Calreticulin Negatively Regulates the Cell Surface Expression of Cystic Fibrosis Transmembrane Conductance Regulator
Department of Molecular Medicine, Faculty of Medical and Pharmaceutical Sciences, Kumamoto University, Kumamoto 862-0973, Japan. Journal of Biological Chemistry
(Impact Factor: 4.57).
06/2006; 281(18):12841-8. DOI: 10.1074/jbc.M512975200
Cystic fibrosis transmembrane conductance regulator (CFTR) is a cAMP-dependent Cl- channel at the plasma membrane, and its malfunction results in cystic fibrosis, the most common lethal genetic disease in Caucasians. Quality control of CFTR is strictly regulated by several molecular chaperones. Here we show that calreticulin (CRT), which is a lectin-like chaperone in the endoplasmic reticulum (ER), negatively regulates the cell surface CFTR. RNA interference-based CRT knockdown induced the increase of CFTR expression. Consistently, this effect was observed in vivo. CRT heterozygous (CRT+/-) mice had a higher endogenous expression of CFTR than the wild-type mice. Moreover, CRT overexpression induced cell surface expression of CRT, and it significantly decreased the cell surface expression and function of CFTR. CRT overexpression destabilized the cell surface CFTR by enhancing endocytosis, leading to proteasomal degradation. Deletion of the carboxyl domain of CRT, which results in its ER export, increased the negative effect and enhanced the interaction with CFTR. Thus, CRT in the post-ER compartments may act as a negative regulator of the cell surface CFTR.
Available from: PubMed Central
- "Because CFTR folding takes place in three different compartments, the ER lumen, the ER membrane, and the cytosol, CFTR interacts with several large cellular chaperone and co-chaperone networks (at least 31 components) at various stages of folding (Skach, 2006; Wang et al., 2006). Major chaperone families include cytosolic Hsp70, Hsp90, and their co-chaperones (Yang et al., 1993; Loo et al., 1998; Meacham et al., 1999; Younger et al., 2004; Grove et al., 2011), as well as ER lumenal lectins calnexin and possibly calreticulin (Pind et al., 1994; Harada et al., 2006). "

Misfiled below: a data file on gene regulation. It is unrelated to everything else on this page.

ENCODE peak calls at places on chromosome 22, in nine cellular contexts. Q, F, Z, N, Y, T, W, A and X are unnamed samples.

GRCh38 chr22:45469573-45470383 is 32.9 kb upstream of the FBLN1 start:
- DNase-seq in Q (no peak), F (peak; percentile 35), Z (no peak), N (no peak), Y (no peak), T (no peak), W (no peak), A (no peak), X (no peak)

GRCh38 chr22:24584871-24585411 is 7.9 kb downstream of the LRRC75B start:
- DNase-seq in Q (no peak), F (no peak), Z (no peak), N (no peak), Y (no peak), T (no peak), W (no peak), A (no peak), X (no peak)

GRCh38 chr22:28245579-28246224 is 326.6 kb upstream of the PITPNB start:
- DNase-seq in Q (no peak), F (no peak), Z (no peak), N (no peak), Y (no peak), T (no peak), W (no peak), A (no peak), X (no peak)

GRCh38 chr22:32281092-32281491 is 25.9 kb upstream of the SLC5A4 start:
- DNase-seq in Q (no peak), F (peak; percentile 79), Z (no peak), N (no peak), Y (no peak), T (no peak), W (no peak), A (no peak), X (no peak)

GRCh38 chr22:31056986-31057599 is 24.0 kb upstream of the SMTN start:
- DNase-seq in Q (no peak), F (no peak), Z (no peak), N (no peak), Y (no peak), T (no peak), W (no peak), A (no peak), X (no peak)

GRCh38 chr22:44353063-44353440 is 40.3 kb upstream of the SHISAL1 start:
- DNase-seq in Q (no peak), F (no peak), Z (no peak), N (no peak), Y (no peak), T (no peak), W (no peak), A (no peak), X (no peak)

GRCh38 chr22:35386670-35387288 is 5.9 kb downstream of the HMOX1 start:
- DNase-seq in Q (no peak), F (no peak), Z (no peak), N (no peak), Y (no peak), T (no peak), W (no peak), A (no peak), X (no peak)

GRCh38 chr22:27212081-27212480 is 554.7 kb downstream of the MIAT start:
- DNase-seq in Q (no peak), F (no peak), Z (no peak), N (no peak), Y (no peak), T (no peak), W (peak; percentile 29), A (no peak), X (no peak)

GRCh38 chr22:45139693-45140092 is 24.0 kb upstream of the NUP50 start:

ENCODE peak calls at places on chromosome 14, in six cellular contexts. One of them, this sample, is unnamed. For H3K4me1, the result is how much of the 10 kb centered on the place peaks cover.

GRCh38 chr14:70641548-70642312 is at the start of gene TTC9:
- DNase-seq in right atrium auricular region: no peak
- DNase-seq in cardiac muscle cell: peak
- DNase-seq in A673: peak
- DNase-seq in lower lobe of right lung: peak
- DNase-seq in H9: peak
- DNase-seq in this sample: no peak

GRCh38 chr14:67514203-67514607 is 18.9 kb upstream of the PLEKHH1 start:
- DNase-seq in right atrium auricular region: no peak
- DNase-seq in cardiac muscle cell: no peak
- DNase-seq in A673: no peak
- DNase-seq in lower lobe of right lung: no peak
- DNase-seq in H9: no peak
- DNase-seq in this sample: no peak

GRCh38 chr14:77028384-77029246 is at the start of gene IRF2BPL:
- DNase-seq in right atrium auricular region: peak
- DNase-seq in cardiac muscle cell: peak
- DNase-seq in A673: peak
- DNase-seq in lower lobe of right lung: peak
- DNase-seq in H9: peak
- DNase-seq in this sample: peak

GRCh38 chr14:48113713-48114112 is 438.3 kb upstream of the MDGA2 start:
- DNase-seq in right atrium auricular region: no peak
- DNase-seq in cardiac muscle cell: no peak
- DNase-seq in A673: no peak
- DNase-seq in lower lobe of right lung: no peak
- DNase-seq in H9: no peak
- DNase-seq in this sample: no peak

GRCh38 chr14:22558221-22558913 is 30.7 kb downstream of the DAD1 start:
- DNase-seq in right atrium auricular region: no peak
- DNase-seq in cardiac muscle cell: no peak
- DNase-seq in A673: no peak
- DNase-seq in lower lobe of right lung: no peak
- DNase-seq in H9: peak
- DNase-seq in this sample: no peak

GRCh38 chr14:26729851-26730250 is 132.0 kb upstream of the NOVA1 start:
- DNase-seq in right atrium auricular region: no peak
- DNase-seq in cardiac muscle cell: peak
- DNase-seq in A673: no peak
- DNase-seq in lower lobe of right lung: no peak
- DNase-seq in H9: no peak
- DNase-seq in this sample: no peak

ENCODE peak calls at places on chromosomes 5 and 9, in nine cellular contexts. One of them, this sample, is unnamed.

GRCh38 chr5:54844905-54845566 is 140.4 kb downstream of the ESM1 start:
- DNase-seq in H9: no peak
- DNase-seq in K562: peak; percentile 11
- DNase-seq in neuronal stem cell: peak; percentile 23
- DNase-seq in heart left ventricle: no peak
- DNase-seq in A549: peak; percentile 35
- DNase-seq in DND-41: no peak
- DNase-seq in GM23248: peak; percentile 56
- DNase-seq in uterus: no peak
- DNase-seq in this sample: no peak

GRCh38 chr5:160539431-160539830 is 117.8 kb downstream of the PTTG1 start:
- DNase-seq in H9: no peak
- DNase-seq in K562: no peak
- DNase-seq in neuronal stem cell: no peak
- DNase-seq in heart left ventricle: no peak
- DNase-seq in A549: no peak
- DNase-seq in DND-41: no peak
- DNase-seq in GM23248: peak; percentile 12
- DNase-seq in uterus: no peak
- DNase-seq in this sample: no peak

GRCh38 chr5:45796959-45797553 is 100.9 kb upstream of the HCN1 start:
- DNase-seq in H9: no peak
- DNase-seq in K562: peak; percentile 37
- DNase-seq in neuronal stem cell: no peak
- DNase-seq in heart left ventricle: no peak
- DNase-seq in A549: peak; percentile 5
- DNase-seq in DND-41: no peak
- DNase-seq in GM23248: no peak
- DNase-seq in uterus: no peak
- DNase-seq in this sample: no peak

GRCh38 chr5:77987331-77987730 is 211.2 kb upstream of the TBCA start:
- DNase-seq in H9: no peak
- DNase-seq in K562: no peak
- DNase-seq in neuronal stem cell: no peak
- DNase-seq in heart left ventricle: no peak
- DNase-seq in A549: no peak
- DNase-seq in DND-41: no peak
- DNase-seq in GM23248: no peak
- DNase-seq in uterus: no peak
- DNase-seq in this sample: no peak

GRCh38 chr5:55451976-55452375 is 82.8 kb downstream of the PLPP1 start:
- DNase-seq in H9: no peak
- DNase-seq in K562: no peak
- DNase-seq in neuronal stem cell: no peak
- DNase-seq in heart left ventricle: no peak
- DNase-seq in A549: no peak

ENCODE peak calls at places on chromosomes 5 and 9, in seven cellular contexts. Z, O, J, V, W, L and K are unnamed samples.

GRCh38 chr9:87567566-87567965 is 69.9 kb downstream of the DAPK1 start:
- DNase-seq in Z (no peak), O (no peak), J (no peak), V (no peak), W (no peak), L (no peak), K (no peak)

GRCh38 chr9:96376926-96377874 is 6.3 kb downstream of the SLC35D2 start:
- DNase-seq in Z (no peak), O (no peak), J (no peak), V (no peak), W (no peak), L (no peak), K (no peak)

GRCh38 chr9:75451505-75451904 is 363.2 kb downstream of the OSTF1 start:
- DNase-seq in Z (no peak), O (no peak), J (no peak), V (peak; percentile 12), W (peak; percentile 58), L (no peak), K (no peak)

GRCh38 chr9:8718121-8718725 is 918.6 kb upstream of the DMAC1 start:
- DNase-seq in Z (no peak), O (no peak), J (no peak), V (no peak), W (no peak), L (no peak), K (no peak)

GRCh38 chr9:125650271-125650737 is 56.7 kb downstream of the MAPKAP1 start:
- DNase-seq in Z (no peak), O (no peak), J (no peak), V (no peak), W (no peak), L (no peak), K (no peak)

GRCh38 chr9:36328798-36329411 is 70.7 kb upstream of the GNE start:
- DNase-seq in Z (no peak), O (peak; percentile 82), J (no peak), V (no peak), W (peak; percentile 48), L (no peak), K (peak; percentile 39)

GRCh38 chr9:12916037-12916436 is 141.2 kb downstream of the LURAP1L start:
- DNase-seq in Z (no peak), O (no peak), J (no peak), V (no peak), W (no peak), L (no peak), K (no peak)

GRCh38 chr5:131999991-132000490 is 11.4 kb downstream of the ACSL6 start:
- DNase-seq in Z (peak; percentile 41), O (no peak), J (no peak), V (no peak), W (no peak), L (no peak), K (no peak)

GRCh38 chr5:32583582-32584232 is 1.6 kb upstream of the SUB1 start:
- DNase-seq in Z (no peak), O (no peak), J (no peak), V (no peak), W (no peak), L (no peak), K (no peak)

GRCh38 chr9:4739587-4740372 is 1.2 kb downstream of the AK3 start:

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ABSTRACT: In the past decade much has been learned about how Cystic Fibrosis Transmembrane Conductance Regulator (CFTR) folds and misfolds as the etiologic cause of cystic fibrosis (CF). CFTR folding is complex and hierarchical, takes place in multiple cellular compartments and physical environments, and involves several large networks of folding machineries. Insertion of transmembrane (TM) segments into the endoplasmic reticulum (ER) membrane and tertiary folding of cytosolic domains begin cotranslationally as the nascent polypeptide emerges from the ribosome, whereas posttranslational folding establishes critical domain-domain contacts needed to form a physiologically stable structure. Within the membrane, N- and C-terminal TM helices are sorted into bundles that project from the cytosol to form docking sites for nucleotide binding domains, NBD1 and NBD2, which in turn form a sandwich dimer for ATP binding. While tertiary folding is required for domain assembly, proper domain assembly also reciprocally affects folding of individual domains analogous to a jig-saw puzzle wherein the structure of each interlocking piece influences its neighbors. Superimposed on this process is an elaborate proteostatic network of cellular chaperones and folding machineries that facilitate the timing and coordination of specific folding steps in and across the ER membrane. While the details of this process require further refinement, we finally have a useful framework to understand key folding defect(s) caused by ΔF508 that provides a molecular target(s) for the next generation of CFTR small molecule correctors aimed at the specific defect present in the majority of CF patients.
Frontiers in Pharmacology 12/2012; 3:201. DOI:10.3389/fphar.2012.00201 · 3.80 Impact Factor
Available from: Ronald Rubenstein